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In the United States, frequent mass shootings have led to continual debate and attempts at policy change on gun control. One such event has been particularly powerful for spurring activism: the 2018 shooting at Marjory Stoneman Douglas High School in Parkland, Florida. With 17 students killed, it surpassed Columbine as the deadliest high school shooting in US history. But the tragedy has affected change not because of that body count, but because of the tenacity of many of the surviving students. Kim A. Snyder’s new documentary Us Kids follows their journey, beginning mere weeks after the tragedy that changed them all.
The film follows the most public faces of the Parkland activist movement, some of whom gained high media profiles almost overnight, such as X González and David Hogg. But most of its runtime is focused on Samantha Fuentes. Through following her, Snyder observes how the tragedy has psychologically (and in her case, also physically) affected the students. The story features the group during the massive protests they led and speeches they made on their nationwide tour during the 2018 midterm elections. There are some tense moments, like when they explain the death threats they’ve received, or when Cameron Kasky bravely debates a group of gun-toting men protesting his mere presence in their town.
This is not the first documentary about gun violence. The controversies over US gun culture are old, and there are plenty of other titles on the subject. It may surprise people in the states that someone from the outside would be invested in these narratives, but here I am. All my life, gun violence has been something foreign. Where I live in Chile, you hear about it on TV in news about robberies and drug trafficking, or when the latest mass shooting occurs in the United States. Chile’s rate of firearm-related death is slightly higher than Austria’s and a bit lower than Croatia’s. When you see or hear a gun, it’s usually in the hands of the police or military — more recently, often as a method of repression and fear in reaction to ongoing protest. For me, guns have always belonged to criminals or oppressors. One of the first steps in my cinephile journey was checking out the brass and outlandish documentaries of Michael Moore. There was something refreshing in seeing someone so scathing and playful about politics and culture. His Oscar-winning Bowling for Columbine was a revelation, a film I could point at and say, “Look, here’s what’s wrong with them.” It gave me peace, in a weird way.
But in the years since, I’ve seen things around me gradually shift. People around me have considered buying a gun. Shooting galleries sprout up here and there. Presidential candidates have advocated for the completely free use of firearms as a solution for a (perceived, not actual) increase in crime. Now these films feel not like documents of the US’s present but a premonition of Chile’s future. Most alarming is how, though these shootings in the US have gone on for decades and a number of these movies have been released, not much has changed in law. The films have adopted increasingly obtuse ways to get their points across, from the religious point of view in The Armor of Light (2015) to the dubious ways Barbara Kopple gives voice to both sides of the issue in Gun Fight (2011). Yet nothing seems to have worked.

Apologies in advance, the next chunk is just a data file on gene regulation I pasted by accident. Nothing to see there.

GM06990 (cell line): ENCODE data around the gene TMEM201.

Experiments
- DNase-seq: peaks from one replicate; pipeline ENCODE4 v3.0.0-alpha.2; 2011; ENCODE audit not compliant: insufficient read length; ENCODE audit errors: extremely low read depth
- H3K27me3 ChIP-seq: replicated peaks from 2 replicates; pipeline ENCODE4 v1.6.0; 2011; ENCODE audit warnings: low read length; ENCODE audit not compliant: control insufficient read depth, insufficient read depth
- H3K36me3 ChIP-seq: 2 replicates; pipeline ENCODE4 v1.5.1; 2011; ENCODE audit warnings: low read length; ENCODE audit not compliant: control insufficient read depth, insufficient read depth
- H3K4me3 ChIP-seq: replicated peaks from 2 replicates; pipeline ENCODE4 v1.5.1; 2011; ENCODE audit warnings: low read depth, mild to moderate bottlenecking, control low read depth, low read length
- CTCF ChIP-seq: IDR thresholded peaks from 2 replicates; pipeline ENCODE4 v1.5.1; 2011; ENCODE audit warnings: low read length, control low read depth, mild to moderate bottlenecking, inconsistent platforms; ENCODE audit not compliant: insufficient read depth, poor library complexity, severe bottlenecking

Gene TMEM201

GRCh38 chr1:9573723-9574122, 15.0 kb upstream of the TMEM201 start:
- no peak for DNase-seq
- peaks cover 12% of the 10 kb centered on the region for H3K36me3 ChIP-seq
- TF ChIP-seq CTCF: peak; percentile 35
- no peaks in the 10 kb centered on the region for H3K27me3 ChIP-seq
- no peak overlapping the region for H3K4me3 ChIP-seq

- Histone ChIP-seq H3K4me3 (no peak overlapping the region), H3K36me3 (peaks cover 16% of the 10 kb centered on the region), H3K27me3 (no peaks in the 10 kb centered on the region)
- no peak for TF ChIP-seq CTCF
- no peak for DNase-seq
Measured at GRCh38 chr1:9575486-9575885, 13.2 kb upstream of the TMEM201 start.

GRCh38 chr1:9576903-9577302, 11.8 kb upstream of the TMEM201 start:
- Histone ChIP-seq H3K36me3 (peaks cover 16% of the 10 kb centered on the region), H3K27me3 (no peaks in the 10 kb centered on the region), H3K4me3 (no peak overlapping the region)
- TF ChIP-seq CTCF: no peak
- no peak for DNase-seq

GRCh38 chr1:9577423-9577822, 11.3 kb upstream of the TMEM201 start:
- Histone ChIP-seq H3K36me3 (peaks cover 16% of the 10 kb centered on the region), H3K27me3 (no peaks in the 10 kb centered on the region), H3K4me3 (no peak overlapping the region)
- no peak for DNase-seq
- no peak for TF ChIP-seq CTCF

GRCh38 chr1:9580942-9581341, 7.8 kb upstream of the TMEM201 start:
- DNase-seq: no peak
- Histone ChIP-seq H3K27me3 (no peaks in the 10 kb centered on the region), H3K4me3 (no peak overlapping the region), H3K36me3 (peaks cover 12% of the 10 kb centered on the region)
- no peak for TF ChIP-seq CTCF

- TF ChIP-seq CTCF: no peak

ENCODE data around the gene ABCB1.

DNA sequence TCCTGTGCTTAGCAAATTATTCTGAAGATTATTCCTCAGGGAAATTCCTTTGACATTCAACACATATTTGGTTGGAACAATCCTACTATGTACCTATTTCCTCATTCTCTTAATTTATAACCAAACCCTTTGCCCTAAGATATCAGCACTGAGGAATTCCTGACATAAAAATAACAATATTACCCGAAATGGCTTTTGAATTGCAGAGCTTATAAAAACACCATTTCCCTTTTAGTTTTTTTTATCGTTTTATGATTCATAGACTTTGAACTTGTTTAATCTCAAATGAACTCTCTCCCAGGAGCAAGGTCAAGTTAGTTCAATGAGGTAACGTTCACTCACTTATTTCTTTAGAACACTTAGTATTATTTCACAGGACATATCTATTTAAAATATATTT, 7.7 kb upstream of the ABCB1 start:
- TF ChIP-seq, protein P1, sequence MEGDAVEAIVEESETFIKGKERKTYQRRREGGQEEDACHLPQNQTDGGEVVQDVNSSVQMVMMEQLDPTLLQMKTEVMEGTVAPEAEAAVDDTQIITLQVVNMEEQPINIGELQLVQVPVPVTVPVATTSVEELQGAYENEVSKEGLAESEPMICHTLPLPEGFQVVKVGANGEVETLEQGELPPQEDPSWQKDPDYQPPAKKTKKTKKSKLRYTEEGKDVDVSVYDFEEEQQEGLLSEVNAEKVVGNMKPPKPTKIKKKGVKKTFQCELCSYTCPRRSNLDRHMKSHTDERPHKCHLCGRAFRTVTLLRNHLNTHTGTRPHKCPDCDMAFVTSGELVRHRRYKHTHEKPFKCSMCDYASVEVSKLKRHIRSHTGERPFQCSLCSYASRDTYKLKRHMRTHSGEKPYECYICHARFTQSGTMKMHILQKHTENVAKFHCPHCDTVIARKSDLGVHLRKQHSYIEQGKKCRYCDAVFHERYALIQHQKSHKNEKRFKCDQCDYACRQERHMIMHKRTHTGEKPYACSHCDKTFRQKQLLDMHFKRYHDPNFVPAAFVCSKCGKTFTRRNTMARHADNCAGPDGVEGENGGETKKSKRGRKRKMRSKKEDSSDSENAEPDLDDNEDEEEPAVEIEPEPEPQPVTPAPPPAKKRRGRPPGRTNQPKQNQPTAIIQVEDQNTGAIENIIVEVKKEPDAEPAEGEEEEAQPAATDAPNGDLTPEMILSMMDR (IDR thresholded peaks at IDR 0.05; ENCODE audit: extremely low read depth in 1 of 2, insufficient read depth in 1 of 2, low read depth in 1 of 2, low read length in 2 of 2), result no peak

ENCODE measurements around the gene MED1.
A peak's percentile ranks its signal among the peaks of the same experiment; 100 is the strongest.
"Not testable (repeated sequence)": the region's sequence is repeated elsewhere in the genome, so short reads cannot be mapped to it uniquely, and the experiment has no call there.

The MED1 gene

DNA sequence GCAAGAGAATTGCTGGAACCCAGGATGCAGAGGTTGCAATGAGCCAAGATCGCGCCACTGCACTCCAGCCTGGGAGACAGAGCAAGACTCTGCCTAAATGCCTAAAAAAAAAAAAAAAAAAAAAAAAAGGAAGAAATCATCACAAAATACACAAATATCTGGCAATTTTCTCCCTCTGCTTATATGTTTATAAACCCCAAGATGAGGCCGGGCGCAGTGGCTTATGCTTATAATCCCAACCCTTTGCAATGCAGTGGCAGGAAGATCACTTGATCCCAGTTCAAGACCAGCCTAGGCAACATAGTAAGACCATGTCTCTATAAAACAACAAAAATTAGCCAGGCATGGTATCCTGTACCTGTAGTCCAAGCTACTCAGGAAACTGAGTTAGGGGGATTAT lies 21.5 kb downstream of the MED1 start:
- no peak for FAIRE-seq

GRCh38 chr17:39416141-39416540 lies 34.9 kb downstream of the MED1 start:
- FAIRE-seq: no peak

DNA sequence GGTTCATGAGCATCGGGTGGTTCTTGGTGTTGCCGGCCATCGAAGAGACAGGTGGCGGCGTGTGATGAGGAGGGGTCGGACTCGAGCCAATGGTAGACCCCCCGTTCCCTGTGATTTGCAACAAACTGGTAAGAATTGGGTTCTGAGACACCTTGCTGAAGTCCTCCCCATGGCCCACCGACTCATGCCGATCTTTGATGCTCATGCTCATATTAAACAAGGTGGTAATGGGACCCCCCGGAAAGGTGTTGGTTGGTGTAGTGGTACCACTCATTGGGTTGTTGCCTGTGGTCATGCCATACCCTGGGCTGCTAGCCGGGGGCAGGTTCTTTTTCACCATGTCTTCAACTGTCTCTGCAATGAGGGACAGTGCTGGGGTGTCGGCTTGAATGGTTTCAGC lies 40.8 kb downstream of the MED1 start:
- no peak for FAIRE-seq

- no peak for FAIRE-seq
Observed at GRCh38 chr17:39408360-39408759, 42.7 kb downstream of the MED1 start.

As Us Kids follows it subjects on their unwanted journey toward public worldwide attention, we’re never allowed to forget that they are just children. Full of youthful hopes, dreams, bravery and some foolishness, they still sincerely believe they can change things. The film tries its hardest to make it feel like they have, pointing to a recent spike in youth voting and the ousting of select NRA-backed government officials. But even if that sense of triumph isn’t wholly earned (especially considering the recent surge in attacks on the Asian American community), the teens’ struggle still feels empowering. Us Kids is not about a mass shooting; it’s about a generation with a fresh set of convictions. My own country seems geared toward a more violent future. I hope we don’t have to go through what they did for us to do something about it.
Tabitha Arnold’s rugs pay tribute to organizers who lay their bodies on the line in the workplace, in the public square, and in the depths of private prisons.
The intentionality of Booker’s abstraction gives me the impetus to discuss something about the current zeitgeist that’s been on my mind for a while.
The Morgan Library & Museum Presents Another Tradition: Drawings by Black Artists from the American South
This exhibition celebrates the Morgan’s recent acquisition of drawings by Thornton Dial, Nellie Mae Rowe, Henry Speller, Luster Willis, and Purvis Young.
After years in the making, New Time opens at the Berkeley Art Museum and Pacific Film Archive.
The museum details the process of moviemaking, from its inception in storytelling all the way to its marketing. But interwoven into these exhibits are ugly truths.
Part of the John Michael Kohler Arts Center in Sheboygan, Wisconsin, the Art Preserve also functions as a curated collection facility and is filled with immersive installations.
The former panels, removed in 2017, featured images dedicated to Confederate Generals Stonewall Jackson and Robert E. Lee.